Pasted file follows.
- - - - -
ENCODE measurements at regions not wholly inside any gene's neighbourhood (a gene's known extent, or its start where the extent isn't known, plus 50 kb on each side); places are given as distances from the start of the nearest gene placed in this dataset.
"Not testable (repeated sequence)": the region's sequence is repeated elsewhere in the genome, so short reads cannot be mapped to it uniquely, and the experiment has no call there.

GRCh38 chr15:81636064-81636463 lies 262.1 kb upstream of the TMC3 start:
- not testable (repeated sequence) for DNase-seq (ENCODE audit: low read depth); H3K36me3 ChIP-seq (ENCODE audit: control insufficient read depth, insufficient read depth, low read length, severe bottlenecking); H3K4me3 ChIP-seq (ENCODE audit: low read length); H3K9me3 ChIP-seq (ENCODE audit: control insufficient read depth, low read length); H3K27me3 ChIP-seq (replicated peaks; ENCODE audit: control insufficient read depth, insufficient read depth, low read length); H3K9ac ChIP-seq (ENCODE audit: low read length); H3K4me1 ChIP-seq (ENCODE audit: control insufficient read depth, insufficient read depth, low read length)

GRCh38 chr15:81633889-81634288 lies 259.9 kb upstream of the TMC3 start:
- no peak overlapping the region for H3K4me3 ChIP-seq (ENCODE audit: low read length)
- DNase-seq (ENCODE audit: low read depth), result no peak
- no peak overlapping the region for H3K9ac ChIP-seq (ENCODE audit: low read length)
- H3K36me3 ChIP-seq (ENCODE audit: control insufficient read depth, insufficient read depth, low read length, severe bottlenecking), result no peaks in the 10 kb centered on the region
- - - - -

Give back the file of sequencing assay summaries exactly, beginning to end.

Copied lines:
ENCODE measurements at regions not wholly inside any gene's neighbourhood (a gene's known extent, or its start where the extent isn't known, plus 50 kb on each side); places are given as distances from the start of the nearest gene placed in this dataset.
"Not testable (repeated sequence)": the region's sequence is repeated elsewhere in the genome, so short reads cannot be mapped to it uniquely, and the experiment has no call there.

GRCh38 chr15:81636064-81636463 lies 262.1 kb upstream of the TMC3 start:
- not testable (repeated sequence) for DNase-seq (ENCODE audit: low read depth); H3K36me3 ChIP-seq (ENCODE audit: control insufficient read depth, insufficient read depth, low read length, severe bottlenecking); H3K4me3 ChIP-seq (ENCODE audit: low read length); H3K9me3 ChIP-seq (ENCODE audit: control insufficient read depth, low read length); H3K27me3 ChIP-seq (replicated peaks; ENCODE audit: control insufficient read depth, insufficient read depth, low read length); H3K9ac ChIP-seq (ENCODE audit: low read length); H3K4me1 ChIP-seq (ENCODE audit: control insufficient read depth, insufficient read depth, low read length)

GRCh38 chr15:81633889-81634288 lies 259.9 kb upstream of the TMC3 start:
- no peak overlapping the region for H3K4me3 ChIP-seq (ENCODE audit: low read length)
- DNase-seq (ENCODE audit: low read depth), result no peak
- no peak overlapping the region for H3K9ac ChIP-seq (ENCODE audit: low read length)
- H3K36me3 ChIP-seq (ENCODE audit: control insufficient read depth, insufficient read depth, low read length, severe bottlenecking), result no peaks in the 10 kb centered on the region